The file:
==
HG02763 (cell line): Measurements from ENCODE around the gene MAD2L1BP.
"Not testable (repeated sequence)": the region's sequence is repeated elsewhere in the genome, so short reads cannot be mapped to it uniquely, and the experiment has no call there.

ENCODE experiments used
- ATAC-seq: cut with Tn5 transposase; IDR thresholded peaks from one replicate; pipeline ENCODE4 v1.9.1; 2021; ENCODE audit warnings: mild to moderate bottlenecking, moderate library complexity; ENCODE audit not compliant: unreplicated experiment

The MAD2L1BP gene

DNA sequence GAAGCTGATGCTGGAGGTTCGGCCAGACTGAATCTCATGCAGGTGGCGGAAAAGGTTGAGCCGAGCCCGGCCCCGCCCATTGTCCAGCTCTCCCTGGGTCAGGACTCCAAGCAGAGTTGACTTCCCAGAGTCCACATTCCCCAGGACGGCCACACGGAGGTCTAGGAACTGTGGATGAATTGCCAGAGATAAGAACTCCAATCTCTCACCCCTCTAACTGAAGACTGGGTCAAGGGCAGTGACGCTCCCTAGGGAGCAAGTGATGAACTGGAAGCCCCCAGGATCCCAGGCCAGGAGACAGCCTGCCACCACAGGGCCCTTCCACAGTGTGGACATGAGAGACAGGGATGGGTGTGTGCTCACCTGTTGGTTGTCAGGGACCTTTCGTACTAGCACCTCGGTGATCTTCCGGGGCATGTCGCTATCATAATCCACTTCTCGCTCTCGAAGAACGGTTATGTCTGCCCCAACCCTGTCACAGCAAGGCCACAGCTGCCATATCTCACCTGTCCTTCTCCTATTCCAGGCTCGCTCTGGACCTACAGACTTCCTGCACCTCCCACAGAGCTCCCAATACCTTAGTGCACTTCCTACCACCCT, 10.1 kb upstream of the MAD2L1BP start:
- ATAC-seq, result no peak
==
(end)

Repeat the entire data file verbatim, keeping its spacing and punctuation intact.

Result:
HG02763 (cell line): Measurements from ENCODE around the gene MAD2L1BP.
"Not testable (repeated sequence)": the region's sequence is repeated elsewhere in the genome, so short reads cannot be mapped to it uniquely, and the experiment has no call there.

ENCODE experiments used
- ATAC-seq: cut with Tn5 transposase; IDR thresholded peaks from one replicate; pipeline ENCODE4 v1.9.1; 2021; ENCODE audit warnings: mild to moderate bottlenecking, moderate library complexity; ENCODE audit not compliant: unreplicated experiment

The MAD2L1BP gene

DNA sequence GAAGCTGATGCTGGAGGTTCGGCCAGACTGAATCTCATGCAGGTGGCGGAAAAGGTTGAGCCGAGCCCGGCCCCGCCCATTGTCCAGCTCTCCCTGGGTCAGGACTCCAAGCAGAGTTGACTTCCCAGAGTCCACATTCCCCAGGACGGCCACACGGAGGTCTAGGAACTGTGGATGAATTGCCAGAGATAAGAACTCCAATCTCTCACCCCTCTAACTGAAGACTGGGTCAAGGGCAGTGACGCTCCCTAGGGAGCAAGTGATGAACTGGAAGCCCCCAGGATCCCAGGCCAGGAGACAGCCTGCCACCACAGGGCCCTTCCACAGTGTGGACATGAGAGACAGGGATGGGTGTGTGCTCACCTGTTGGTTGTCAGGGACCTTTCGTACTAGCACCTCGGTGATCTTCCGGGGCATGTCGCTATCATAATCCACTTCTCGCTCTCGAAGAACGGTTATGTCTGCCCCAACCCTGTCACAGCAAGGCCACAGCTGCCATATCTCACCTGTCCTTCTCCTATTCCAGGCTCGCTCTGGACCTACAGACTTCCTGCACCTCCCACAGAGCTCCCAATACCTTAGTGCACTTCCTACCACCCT, 10.1 kb upstream of the MAD2L1BP start:
- ATAC-seq, result no peak